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Dick Newby writes … revisiting the Limehouse Declaration

William Rodgers, Shirley Williams, Roy Jenkins & David Owen with funds from SDP supporters, Feb 1981On the wall of our downstairs loo is a framed copy of the Limehouse Declaration, issued at the inception of the SDP on 21 January 1981.

In the light of Matthew Oakeshott’s parting contention that Nick has led us as a party without roots, principles or values, I have re-read it to test his contention.

On international affairs the post-2010 Lib Dems have followed Limehouse to the letter – not just by being rooted and principled over Europe, but by our record on international development – underpinned by giving 0.7% of GDP in aid for the first time ever.

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Lord Newby writes… Pick a Peer

Almost a year ago, I laid down a challenge to the Liberal Democrat group in the House of Lords – probably the largest group of Liberal Democrats in any legislature in the world.

I felt strongly that we needed to do more to work with constituency parties to tell the story of how we are influencing legislation and debate on a daily basis, both to members and to wider groups.

So it was with that in mind that I set the group the target of making 1,000 constituency visits between now and the General Election. And today I can report with some …

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Opening up public sector procurement, creating opportunities for local enterprises

This coming Friday I will introduce the Second Reading of a Bill which has the capacity to permanently change the way in which public sector bodies procure services – whether local authorities, NHS trusts or Government Departments. It will require them to consider how what is being procured will improve the economic, social and environmental well-being of the area in which the services are being provided. This means that, whilst they will obviously still have to take price very much into account, they will have to assess the social value which different potential suppliers can add to their performance of …

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Dick Newby writes… Banking – a Lib Dem win

As I write this, the top headline on the BBC online news reads Acclaim for Bank Shake-up Plan. The report states that there is broad support for the Vickers’ report’s proposals to separate domestic retail banking and global wholesale and investment banking operations. This support extends to the Chancellor and the Prime Minister.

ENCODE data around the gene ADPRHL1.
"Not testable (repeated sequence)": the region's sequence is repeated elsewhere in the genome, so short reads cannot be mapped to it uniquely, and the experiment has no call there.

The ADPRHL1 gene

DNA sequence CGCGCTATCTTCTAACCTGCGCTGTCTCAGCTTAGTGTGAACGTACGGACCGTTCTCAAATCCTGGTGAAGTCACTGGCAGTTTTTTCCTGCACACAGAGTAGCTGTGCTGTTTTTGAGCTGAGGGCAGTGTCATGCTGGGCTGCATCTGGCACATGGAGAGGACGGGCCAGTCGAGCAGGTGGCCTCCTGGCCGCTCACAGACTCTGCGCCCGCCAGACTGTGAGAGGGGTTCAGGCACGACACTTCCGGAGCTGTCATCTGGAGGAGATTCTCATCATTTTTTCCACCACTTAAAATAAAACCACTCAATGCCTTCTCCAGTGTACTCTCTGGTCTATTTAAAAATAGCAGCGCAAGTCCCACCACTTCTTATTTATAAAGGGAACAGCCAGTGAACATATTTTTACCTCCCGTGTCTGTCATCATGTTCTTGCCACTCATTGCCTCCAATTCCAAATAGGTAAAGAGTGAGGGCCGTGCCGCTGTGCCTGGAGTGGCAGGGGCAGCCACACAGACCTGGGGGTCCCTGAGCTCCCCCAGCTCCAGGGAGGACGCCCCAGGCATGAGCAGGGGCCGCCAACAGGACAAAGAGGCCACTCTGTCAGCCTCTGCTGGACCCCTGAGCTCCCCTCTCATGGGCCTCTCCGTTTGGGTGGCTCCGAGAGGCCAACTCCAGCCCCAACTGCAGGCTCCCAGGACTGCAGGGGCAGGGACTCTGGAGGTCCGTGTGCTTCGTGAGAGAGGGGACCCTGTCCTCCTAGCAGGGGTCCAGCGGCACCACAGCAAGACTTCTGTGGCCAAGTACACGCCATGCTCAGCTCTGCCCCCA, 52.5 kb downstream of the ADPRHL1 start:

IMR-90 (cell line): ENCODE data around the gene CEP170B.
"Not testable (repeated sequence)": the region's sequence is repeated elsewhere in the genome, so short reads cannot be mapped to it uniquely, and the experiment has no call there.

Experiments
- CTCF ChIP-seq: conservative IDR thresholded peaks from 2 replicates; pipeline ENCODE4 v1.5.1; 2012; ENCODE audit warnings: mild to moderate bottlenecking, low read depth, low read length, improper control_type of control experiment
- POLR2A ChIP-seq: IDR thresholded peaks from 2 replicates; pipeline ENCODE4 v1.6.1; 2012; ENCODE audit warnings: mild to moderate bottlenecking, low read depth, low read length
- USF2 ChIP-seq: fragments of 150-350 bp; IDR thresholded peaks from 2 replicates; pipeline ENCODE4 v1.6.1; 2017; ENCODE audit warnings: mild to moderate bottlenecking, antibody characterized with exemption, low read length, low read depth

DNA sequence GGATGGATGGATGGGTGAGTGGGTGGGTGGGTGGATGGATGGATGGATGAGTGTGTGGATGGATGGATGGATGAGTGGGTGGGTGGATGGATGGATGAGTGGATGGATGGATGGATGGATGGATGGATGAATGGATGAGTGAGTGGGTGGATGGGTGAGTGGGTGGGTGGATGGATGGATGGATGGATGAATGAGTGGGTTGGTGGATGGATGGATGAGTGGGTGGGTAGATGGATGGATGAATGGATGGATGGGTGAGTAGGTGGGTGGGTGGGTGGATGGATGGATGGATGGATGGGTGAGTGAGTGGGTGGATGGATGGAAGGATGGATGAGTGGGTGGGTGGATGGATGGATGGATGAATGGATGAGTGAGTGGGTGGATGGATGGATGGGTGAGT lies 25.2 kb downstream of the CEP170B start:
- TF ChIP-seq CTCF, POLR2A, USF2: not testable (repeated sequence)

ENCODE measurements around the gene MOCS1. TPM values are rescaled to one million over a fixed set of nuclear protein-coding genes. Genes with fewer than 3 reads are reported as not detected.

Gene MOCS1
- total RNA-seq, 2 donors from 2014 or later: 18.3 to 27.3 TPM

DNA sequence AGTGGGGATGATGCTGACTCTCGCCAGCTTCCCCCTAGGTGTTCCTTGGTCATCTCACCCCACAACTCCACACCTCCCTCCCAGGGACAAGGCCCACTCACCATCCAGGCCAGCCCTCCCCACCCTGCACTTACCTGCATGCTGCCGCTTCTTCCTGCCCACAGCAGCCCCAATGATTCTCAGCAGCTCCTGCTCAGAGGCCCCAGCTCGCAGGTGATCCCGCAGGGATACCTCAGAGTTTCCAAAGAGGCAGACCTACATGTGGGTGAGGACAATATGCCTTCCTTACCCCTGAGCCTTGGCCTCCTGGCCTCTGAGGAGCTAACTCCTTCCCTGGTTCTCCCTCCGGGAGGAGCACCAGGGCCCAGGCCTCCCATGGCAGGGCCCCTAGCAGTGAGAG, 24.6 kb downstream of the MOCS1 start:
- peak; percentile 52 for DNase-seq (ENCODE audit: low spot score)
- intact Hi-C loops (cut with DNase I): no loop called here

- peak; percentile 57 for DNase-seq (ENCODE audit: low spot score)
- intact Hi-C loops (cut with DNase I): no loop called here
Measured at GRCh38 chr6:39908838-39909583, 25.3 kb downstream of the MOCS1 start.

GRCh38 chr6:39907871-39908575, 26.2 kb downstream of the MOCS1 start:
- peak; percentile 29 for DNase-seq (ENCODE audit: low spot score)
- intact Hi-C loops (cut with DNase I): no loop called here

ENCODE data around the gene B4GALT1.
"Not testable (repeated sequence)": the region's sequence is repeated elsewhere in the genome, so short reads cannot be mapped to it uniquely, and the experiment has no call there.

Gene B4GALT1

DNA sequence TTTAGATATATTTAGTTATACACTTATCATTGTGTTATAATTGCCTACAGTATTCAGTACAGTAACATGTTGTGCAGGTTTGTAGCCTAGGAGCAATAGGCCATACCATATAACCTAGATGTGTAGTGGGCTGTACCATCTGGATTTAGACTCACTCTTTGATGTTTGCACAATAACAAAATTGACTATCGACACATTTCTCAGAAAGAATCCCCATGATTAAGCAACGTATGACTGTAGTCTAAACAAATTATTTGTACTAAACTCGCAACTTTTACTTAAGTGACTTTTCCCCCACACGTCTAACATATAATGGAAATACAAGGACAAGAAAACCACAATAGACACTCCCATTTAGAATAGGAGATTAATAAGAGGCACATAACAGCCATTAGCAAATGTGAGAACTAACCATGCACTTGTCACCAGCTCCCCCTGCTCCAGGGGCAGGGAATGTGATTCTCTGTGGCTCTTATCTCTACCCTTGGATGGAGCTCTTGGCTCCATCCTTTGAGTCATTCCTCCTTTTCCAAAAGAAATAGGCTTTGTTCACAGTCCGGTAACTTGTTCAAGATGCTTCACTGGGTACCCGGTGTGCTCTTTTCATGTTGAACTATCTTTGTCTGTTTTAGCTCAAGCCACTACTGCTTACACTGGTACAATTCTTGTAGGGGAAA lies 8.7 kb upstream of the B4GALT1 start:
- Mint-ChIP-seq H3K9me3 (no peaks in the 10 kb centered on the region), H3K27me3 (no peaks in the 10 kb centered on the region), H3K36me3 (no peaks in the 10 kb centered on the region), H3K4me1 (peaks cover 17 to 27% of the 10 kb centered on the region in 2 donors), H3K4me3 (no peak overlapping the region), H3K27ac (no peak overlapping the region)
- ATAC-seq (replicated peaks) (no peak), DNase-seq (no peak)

What the BBC doesn’t point out is that this a complete victory for the Liberal Democrats – particularly Vince Cable. When the banking crisis broke , we quickly decided that we had to ensure that the state couldn’t be put in the position again where it …

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Opinion: The Lib Dems on tax – progressive, distinctive and popular

The Liberal Democrat conference tax policy motion is based on the report of the Tax Policy Working Group, which I chaired. The Group was established by the Lib Dem Federal Policy Committee after last year’s conference had approved a pretty comprehensive policy covering the principles which we wanted to underpin our tax policy and specific policies to bring these principles to life. We summarised that approach under the heading “fairer, simpler and greener”.

Last year’s policy paper did however leave some issues unresolved. And we also had to respond to the Budget.

The first issue we discussed was property tax. Here we have fleshed out proposals to move from the uniform business rate to site value rating for business property. On domestic property, we reiterated our support for Local Income Tax (LIT) and also propose that, in the longer term, a system of land value taxation should also be introduced.

We looked at simplifying the system and we make three proposals: –

1. We would replace the extremely complicated rules against tax avoidance by introducing a General Anti-avoidance Rule which would make it illegal to structure transactions for the principal purpose of avoiding tax. This would allow us to tear up about 500 pages of tax legislation

2. We would replace the highly complicated system of capital allowances with one based on tax deductible depreciation. This would simplify the system and raise enough revenue to allow us to reduce corporation tax by a further 1%.

3. And we would reduce the size of the tax return for the majority of those whose tax affairs are straightforward – over six million taxpayers – by cutting out all the irrelevant questions. All they would need to complete is a form the size of a postcard.